The First Internal Combustion Engine Airship

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The first airship with an internal combustion engine, running on coal gas used to inflate the envelope, was flown by Paul Haenlein in 1872.

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Haenlein, a German engineer and flight pioneer, received an education as a mechanical engineer and pattern maker. He studied at the Technische Hochschule in Karlsruhe. Subsequently he worked as graduated civil engineer for different factories. He was the first to create a dirigible airship which was powered by an internal combustion engine. This Lenoir-type motor obtained its fuel from the gas in the balloon. It had four horizontal cylinders, which delivered about 6 horsepower (4.5 kW) with a consumption of approximately 250 cubic feet (7.1 m3) of gas per hour. With a mass of 233 kg and an engine displacement of 19.2 l it delivered a continuous power of 2.7 kW. The gas was sucked from the envelope of the balloon, which was kept fully inflated by pumping in compensating air to the air bags inside the main envelope. Due to the consumption of gas, the lifting force decreased, so the range of the airship had been limited.

Paul Haenlein 2

Paul Haenlein (October 17th, 1835 – 27 January 27th, 1905)

In 1872 Haenlein obtained a U.S. patent (No. 130 915) to use the otherwise wasted gas in the dirigible’s engines. On 13 December, Paul Haenlein tested the first airship with a gas engine in Brünn, achieving 19 km/h. This airship was a direct forerunner of the Lebaudy type, 164 feet (50 m) in length, 30 feet (9.1 m) greatest diameter, and with a cubic capacity of 85,000 feet (26,000 m). The airship achieved 19 km/h. The tests were stopped later, because of a shortage of money.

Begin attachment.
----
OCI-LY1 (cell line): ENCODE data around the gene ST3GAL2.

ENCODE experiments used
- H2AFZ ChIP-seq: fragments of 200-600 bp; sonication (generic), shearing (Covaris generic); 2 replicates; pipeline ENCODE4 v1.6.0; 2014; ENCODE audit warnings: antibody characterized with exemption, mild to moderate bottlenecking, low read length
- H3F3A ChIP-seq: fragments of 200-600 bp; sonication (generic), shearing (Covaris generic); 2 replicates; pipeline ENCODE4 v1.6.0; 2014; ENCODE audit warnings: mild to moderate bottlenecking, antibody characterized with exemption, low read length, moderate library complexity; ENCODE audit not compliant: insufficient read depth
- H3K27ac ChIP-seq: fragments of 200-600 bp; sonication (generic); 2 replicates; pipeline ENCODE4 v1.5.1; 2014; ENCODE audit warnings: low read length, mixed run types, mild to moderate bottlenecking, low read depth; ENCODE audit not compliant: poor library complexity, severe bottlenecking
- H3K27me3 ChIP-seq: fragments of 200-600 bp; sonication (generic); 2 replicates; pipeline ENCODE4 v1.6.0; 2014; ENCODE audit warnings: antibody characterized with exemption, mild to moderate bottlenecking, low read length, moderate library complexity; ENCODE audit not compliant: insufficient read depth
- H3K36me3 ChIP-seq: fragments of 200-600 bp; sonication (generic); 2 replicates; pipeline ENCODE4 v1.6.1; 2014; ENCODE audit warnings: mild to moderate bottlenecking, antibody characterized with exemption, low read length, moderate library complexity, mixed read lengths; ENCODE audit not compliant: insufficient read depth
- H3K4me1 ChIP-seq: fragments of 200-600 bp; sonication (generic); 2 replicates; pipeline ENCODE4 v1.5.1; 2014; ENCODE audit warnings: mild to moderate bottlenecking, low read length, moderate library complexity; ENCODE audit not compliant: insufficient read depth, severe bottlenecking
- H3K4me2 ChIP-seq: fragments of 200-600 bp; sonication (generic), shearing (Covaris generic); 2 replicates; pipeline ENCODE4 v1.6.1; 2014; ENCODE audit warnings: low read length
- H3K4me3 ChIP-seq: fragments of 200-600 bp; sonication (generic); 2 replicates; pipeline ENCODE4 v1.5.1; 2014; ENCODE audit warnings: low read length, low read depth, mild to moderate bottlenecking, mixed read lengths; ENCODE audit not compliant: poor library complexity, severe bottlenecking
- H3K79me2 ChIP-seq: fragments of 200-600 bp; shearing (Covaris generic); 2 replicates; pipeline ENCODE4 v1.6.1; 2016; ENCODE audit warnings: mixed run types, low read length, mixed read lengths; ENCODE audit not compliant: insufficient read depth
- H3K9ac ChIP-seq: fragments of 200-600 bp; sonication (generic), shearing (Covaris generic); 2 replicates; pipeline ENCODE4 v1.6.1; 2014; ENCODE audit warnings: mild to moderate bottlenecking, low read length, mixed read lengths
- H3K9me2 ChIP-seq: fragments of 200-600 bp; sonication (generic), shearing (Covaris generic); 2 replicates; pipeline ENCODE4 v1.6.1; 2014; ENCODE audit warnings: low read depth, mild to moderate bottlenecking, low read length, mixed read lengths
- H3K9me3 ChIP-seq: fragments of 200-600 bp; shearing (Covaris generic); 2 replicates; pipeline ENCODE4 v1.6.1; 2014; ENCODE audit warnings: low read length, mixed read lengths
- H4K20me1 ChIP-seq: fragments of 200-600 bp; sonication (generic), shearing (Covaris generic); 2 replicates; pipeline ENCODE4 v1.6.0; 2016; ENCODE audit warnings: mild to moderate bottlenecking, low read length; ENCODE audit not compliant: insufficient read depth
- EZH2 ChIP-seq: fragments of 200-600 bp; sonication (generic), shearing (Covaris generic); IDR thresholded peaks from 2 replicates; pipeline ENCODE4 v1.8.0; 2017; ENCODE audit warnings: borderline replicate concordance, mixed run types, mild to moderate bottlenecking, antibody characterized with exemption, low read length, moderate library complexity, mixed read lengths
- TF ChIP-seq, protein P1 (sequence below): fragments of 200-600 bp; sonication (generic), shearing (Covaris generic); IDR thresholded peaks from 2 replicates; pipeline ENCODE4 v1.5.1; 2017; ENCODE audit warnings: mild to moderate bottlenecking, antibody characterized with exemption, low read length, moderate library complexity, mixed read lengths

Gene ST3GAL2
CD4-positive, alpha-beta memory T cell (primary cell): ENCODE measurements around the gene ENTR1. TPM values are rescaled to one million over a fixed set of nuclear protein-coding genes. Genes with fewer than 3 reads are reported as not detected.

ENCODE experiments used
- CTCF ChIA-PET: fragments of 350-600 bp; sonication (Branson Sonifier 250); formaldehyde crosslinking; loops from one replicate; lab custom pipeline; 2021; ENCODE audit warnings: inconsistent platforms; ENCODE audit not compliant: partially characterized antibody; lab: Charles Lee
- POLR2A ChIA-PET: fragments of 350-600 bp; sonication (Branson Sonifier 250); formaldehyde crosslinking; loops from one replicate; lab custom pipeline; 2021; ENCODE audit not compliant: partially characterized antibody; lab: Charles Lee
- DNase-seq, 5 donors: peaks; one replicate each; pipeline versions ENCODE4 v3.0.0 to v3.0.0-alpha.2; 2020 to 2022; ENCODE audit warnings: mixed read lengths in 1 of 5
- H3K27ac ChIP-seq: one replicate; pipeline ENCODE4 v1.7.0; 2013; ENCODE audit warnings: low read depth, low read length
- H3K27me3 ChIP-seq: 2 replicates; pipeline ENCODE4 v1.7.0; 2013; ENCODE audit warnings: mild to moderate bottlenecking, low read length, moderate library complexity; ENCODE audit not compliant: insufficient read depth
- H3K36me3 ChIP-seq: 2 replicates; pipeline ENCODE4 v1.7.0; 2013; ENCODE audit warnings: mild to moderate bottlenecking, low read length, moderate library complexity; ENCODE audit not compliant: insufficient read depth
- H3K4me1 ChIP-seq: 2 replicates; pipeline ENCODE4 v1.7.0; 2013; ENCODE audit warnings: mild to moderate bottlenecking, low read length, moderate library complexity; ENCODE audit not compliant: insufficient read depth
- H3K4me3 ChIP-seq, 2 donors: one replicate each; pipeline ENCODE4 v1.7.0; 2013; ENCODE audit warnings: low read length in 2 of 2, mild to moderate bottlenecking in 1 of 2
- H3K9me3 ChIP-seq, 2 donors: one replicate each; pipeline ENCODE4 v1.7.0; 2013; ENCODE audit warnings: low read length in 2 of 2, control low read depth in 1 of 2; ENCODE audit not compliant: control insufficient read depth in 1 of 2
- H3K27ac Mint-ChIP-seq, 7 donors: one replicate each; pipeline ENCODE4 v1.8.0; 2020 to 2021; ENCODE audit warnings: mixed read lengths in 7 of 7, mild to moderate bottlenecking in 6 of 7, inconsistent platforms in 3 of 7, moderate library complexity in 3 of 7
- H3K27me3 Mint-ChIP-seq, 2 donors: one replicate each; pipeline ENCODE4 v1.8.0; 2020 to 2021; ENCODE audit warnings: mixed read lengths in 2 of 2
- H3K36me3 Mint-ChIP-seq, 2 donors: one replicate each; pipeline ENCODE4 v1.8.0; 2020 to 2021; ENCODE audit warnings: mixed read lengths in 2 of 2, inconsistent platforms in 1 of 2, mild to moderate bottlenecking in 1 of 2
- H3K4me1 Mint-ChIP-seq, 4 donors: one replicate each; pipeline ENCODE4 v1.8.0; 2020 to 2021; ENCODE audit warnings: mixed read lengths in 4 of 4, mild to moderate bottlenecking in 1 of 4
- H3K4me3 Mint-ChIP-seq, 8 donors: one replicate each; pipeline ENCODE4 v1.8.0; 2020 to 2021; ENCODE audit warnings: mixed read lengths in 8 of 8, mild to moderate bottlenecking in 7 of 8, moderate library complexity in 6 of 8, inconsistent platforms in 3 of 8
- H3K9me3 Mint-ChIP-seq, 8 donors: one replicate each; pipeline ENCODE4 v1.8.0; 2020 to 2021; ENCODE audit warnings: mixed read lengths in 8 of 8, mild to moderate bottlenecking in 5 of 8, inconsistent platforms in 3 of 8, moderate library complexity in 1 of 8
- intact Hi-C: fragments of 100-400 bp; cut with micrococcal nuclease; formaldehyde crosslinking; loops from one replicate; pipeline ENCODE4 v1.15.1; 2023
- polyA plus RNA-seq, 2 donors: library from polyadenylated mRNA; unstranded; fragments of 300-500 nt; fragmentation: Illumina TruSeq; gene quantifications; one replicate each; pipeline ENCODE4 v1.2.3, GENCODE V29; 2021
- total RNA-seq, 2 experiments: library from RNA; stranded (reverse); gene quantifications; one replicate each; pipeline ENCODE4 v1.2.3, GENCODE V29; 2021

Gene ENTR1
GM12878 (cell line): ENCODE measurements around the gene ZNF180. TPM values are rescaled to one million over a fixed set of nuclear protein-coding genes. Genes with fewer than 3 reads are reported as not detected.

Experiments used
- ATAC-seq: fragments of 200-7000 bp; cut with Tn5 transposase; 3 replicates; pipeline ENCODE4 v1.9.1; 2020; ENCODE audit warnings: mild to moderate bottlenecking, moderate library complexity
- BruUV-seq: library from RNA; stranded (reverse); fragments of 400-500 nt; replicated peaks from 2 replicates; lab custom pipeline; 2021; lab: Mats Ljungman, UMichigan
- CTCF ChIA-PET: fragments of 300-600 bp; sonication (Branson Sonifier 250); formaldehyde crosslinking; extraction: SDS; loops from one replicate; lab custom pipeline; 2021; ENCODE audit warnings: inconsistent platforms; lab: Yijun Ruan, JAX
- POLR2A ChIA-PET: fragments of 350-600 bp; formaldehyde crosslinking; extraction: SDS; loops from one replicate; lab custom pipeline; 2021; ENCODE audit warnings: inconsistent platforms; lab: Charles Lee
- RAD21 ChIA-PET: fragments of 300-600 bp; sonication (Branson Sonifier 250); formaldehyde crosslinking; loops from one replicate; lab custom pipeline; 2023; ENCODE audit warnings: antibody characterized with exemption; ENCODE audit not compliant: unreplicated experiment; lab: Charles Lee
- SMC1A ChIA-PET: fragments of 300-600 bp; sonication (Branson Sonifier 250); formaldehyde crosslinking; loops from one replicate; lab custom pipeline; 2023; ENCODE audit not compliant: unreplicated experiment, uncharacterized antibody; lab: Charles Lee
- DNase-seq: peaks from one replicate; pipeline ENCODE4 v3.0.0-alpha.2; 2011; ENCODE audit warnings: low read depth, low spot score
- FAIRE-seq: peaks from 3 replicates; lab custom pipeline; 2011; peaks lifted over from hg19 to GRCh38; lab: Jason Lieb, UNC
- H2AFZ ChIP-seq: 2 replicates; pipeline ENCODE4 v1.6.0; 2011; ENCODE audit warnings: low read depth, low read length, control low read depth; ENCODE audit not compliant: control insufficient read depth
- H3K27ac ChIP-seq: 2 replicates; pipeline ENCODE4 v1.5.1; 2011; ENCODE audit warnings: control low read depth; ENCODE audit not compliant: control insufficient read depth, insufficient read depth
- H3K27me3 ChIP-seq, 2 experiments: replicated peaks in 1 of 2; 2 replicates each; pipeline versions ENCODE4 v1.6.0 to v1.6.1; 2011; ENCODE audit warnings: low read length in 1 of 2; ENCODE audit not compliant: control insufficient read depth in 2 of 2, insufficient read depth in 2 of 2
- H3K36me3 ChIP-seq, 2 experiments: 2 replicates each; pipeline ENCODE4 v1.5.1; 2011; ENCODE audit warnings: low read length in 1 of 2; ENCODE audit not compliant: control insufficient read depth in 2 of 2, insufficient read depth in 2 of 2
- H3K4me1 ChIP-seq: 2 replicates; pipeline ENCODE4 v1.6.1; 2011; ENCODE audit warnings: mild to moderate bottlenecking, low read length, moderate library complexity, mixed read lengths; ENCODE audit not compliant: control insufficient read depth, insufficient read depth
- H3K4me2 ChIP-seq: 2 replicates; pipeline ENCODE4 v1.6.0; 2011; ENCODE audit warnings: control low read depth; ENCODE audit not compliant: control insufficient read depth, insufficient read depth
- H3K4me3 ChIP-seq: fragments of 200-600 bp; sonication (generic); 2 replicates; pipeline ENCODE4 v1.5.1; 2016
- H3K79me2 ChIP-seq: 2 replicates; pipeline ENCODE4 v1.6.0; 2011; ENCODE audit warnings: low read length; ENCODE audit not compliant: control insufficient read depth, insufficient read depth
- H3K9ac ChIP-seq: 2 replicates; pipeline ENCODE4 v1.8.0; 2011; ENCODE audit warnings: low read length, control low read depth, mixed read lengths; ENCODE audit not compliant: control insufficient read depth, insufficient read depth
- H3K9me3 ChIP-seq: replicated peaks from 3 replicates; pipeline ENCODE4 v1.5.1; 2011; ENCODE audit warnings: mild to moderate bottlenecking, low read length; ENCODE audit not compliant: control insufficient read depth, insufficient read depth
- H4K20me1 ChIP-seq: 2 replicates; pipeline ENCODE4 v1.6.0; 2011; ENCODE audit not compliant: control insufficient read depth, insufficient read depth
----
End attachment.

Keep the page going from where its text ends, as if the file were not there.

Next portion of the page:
A propeller of 15 feet (4.6 m) in diameter was driven by the Lenoir engine with 40 revolutions per minute. This was the first instance of the use of an internal combustion engine in connection with aeronautical experiments.

The envelope of the dirigible was rendered airtight by means of an internal rubber coating, with a thinner film on the outside. Syngas, used for inflation, formed a suitable fuel for the engine, but limited the height to which the dirigible could ascend. Such trials as were made were carried out with the dirigible held captive. A full experiment was prevented because funds ran low, but Haenlein’s work constituted a distinct advance on all that had been done previously.

This engine type had the disadvantage of requiring either a gas-producer or a large storage capacity for the gas, either of which makes the total weight of the power plant much greater than that of a petrol engine.


 

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